This new level of complexity doesn’t end with processes. An integral part of the factory of the future is the extension and expansion of supply chains, breaking down traditional business barriers and transcending the four walls of a single facility to work ever-closer with customers, suppliers, industry bodies and the world of academia. This idea of the extended enterprise is fundamental to the whole concept of Industry 4.0, where this collaborative way of working is seen as the only way to optimize productivity.

Simulation has the ability to model an entire eco-system of manufacturing and supply chain components, such as lead times, costs, distances, suppliers, etc.; facilitating an even deeper understanding of the complex relationships between not only internal business processes but also between business partners, or customer and supplier. By bringing clarity and control to collaborative partnerships, simulation can maximize a business’ potential, smoothing the links and establishing the most efficient communications channels to ease the transition to the smart factory way of working.


The shorter timescales and increased efficiencies that are by-products of optimized processes up the ante in terms of the need to improve the overall agility of the business. To achieve true operational excellence, reaching the levels of agility required to rapidly respond to, and even predict, new business opportunities and market changes, businesses need to make high velocity decisions, more efficiently. Even the most efficient operations will be slowed down by delays in decision-making, particularly if the decisions aren’t the right ones when they do finally materialize. 

The only way to ensure this faster, more efficient decision-making is by having access to the right information, at the right time, in the right context. Again, simulation is key. The information produced by carrying out predictive simulation throughout the business is robust, real time and contextualized. Decision-makers can then use this to inform and underpin any decisions, safe in the knowledge that decisions are based on the best available information. Adopting a modelling-led culture for decision-making at board level ensures that simulation is the first port of call when it comes to making complex decisions, something that will stand the business in good stead as the speed of decision-making ramps up in line with the increasing business tempo of the factory of the future.


Another area where simulation is driving the factory of the future is in the usability of the technology. Once the sole preserve of modellers and simulation experts, simulation is coming out of the shadows and on to the desktops of business users. The interdependent nature of the factory of the future will mean that more non-tech, non-specialists will be involved, making it all the more important that tools provide the much-needed robust levels of performance but in a usable, accessible and visual package.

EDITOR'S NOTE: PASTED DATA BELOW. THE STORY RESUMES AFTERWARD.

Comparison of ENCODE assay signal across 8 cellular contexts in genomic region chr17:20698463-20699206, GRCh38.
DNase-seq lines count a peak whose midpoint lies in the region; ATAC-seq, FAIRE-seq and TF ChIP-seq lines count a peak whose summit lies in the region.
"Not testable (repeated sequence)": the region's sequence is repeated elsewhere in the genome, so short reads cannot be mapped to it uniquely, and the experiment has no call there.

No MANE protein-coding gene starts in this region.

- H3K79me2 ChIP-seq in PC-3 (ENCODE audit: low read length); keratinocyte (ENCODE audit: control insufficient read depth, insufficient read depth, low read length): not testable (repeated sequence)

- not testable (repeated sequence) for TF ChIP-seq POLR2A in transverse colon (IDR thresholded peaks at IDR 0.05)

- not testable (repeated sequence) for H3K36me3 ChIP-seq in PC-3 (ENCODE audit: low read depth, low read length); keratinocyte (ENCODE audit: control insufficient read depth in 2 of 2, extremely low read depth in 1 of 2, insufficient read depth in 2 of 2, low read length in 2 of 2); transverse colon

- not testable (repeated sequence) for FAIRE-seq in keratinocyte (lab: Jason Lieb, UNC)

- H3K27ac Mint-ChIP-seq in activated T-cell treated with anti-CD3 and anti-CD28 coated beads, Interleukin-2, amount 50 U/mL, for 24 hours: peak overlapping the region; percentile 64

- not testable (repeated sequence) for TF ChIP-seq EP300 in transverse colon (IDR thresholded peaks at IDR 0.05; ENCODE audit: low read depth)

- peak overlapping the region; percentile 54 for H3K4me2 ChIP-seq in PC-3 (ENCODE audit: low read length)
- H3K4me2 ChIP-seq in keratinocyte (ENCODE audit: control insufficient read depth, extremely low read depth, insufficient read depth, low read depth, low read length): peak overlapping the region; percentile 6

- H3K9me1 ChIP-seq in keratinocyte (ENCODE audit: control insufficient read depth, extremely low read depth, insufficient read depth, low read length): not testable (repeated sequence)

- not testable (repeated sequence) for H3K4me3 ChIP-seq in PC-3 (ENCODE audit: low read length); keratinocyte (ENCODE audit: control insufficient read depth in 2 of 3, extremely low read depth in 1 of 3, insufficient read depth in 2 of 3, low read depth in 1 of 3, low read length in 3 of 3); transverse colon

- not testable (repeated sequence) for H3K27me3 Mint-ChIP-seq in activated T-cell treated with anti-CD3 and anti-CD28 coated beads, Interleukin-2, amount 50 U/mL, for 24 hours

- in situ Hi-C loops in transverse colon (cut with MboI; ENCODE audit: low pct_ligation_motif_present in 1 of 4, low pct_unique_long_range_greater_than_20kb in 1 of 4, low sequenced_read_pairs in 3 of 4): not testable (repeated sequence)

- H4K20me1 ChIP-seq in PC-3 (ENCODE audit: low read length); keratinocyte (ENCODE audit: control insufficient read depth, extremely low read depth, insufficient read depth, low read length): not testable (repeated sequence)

Virtual reality (VR) is a great example of this. A simulated model of your business provides powerful future state data in an easily consumable medium, demystifying much of the analytical process by providing an interactive visual experience, helping both analysts and business decision-makers understand their processes, data and how they affect one another. By taking problems from the real world into the virtual reality world, dynamically visualizing the various potential outcomes and selecting the best course of action, simulation affords businesses the luxury of exhaustive testing without the associated risks and costs of testing in a live environment, optimizing processes in readiness for the factory of the future.


For many, data is the key enabler for the factory of the future. However, before trying to respond to this data, it’s vital that businesses know which data to collect, how to contextualize it and how to use it. And while there’s no single solution that will transform a business into a high-performing digital enterprise overnight, businesses could do much worse than adopting predictive simulation capabilities as a means to ready themselves for the factory of the future transition.
Now is the time to reassess processes and procedures. Before moving into the realm of Big Data analytics, businesses should work closely their simulation provider to ensure they are making full use of the software. Only then will they be in the prime position to embrace the factory of the future in all its glory.